There have been two as I see it. The first was Typhoon Haiyan, in 2013, one of the biggest to hit the Philippines for a generation. We had just finished our Net-Works pilot and were starting to expand, and suddenly our community partners were in chaos – houses flattened, people displaced and distressed. They had bigger problems than fishing nets at that point, and rightly so, but it was a huge challenge for the project. We helped these incredibly resilient communities as much as we could by reversing our supply chain – the boats that would normally take fishing nets out instead helped to bring building materials to the affected areas.
The second is scaling. We’ve proven that Net-Works works as we are now in 36 communities in three countries but we are keen to do more. Net-Works shouldn’t just be about fishing nets, but also other forms of waste. We’re exploring this and looking into how to scale the project!
How has collaboration helped this project to move forward?
Net-Works exists because of bold thinking and collaboration. Empathy has also played a key enabling role allowing us to step into the shoes of local fishing communities, or the Zoological Society of London, or any of our other suppliers, ensuring access to a greater breadth of ideas and solutions. It all boils down to being able to understand each other’s positions and develop solutions together.
Net-Works thrives because we are able to offer different perspectives. Also a point not to be overlooked is the unique collaboration between a modular flooring company and a zoo which has introduced both brands to new audiences.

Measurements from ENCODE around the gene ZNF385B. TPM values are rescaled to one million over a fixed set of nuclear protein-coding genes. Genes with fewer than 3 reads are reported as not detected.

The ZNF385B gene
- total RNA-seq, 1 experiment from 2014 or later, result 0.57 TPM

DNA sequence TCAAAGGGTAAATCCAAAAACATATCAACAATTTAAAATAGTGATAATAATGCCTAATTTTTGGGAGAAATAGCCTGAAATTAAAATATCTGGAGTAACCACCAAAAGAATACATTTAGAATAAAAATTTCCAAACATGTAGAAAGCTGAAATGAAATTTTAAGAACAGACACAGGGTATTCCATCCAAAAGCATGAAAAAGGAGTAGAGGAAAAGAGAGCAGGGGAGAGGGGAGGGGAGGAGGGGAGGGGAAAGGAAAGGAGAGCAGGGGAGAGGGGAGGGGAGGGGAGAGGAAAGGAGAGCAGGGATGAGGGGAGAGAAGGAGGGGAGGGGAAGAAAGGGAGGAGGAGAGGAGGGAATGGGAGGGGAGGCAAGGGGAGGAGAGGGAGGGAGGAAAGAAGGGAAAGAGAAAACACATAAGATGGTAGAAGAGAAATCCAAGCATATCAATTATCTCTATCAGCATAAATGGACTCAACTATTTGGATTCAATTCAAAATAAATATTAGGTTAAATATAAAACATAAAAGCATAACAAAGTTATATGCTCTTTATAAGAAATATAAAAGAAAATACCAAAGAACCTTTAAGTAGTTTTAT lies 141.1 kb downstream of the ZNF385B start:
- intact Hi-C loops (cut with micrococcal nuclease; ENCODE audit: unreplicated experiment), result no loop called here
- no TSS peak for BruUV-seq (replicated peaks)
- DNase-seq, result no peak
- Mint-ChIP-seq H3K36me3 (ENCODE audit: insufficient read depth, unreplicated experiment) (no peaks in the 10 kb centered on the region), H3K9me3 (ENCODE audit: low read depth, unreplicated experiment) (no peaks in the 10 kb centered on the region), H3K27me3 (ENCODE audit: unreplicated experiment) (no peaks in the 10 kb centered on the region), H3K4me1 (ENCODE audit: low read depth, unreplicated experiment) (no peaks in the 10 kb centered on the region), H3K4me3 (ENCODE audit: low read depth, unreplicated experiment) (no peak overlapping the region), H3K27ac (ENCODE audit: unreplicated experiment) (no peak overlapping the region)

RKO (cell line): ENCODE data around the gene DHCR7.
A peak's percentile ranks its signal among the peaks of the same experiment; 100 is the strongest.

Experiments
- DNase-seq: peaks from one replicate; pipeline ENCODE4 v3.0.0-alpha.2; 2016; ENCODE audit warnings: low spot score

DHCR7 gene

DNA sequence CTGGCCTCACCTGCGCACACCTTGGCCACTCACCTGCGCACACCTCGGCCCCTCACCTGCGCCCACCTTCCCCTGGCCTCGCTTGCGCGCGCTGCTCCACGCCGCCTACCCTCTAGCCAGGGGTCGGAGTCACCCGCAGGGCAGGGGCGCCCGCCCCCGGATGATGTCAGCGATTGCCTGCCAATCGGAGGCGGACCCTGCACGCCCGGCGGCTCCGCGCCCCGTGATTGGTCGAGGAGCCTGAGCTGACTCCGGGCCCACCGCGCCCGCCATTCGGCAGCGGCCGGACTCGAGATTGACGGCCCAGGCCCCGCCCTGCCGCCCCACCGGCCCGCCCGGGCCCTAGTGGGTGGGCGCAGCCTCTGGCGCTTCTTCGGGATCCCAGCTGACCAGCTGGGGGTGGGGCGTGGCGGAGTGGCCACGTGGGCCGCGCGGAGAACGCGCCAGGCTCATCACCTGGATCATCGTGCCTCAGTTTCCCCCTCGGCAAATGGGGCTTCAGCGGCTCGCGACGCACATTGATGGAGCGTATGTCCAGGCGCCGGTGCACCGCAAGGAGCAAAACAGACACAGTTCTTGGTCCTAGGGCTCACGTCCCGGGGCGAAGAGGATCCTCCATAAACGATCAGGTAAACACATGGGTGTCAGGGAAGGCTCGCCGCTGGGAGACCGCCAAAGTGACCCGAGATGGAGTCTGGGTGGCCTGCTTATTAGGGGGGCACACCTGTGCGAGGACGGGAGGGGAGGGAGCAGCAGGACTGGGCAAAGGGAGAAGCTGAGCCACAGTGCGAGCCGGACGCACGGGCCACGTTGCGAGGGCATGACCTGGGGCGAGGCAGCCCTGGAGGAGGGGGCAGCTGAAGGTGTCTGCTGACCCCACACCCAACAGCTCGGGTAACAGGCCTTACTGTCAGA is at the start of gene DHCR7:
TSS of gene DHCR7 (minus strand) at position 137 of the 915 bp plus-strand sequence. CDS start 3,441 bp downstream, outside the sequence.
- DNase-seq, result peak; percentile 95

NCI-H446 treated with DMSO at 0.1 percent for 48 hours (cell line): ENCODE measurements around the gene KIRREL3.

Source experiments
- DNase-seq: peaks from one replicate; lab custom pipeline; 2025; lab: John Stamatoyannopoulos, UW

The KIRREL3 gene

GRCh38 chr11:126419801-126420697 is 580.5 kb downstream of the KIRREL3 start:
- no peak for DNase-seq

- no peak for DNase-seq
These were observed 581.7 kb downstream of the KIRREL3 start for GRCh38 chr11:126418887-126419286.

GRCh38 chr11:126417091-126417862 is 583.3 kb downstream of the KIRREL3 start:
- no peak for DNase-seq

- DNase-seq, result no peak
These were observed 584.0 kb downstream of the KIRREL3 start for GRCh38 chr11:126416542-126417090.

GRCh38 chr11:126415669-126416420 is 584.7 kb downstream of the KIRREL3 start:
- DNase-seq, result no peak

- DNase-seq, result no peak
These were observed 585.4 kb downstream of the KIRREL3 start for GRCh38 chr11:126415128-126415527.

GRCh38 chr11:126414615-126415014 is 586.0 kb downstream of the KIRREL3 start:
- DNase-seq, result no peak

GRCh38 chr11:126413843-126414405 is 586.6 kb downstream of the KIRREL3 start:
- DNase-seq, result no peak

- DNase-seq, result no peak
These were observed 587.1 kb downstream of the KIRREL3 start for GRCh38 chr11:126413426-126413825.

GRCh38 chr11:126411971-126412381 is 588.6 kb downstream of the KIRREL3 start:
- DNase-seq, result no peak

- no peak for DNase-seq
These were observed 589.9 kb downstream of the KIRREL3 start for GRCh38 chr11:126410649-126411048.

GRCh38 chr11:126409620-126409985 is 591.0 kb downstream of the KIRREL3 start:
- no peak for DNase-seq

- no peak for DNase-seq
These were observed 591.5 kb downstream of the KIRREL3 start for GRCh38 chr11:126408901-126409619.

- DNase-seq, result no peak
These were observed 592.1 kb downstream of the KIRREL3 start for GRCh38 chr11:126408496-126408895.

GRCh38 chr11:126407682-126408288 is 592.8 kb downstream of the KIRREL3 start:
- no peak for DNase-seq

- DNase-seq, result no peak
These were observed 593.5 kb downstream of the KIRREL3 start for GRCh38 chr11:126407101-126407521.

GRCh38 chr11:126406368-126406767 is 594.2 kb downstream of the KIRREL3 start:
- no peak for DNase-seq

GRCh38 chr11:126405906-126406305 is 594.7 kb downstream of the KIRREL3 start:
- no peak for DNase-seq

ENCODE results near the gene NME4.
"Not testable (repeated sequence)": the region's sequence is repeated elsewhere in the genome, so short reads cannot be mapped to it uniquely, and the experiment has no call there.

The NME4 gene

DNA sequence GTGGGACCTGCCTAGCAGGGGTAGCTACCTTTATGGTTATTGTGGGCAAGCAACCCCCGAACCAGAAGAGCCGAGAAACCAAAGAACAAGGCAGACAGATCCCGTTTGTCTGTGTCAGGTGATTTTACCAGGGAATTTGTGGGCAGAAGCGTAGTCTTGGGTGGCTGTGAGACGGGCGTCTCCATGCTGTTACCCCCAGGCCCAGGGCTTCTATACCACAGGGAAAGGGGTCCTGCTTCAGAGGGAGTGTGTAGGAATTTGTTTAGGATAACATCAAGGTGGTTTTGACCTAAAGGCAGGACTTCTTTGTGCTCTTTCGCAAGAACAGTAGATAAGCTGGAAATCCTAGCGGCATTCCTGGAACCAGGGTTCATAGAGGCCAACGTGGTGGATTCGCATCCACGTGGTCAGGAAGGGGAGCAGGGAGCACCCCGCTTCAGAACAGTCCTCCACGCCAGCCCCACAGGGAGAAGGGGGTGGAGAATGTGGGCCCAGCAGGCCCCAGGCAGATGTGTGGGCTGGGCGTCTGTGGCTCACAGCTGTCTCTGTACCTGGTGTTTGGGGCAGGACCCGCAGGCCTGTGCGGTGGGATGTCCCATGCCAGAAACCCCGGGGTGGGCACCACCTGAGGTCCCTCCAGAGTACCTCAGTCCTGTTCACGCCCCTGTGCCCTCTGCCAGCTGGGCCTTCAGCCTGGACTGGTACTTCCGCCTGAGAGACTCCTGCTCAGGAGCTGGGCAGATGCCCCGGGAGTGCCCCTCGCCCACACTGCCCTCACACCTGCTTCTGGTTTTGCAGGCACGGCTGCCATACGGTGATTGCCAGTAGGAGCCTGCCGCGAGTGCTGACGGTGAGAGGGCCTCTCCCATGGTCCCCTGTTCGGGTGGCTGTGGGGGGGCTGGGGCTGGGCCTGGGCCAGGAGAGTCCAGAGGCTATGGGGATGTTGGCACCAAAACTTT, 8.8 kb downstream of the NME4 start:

If you had to give two pieces of advice to a peer on how to incorporate the circular economy into their business, what would they be?
Get the value proposition for your customer base right. A case in point, a peer in the printing industry recently told me that when they set up a subscription service for their business and included a pre-paid envelope, the rate of return was much higher. It’s immediate, it’s easy and it understands that the customer doesn’t really want to spend a lot of time, effort or money!
Be open to working with more ‘unusual suspects’, alongside your usual trusted collaborators. Even after five years of talking about a modular flooring company working with a zoo, the idea still raises smiles and eyebrows – which is a good thing. Whenever we’re having discussions around any sustainability challenge, we look at the ‘maybes’ on the attendee list, and consider whether they could bring an unusual perspective.
What interests you about Manufacture 2030?
At Interface, we say that none of us are as smart as all of us. When the right people come together to discuss a problem, you get better ideas. We’ve definitely benefitted from the times we’ve been able to reach out and ask for help.
I believe that the circular economy is a challenge that needs a range of different approaches – there’s no one right answer. The Manufacture 2030 Community provides a place for discussion, interesting case studies and a chance for people from different industries to work together. Being part of a group of like minds, sharing challenges as well as successes and acknowledging that projects like ours are hard work continues the learning journey! A community of like-minded advocates from different backgrounds will offer diversity of thought and bring about the best outcome for the greater good.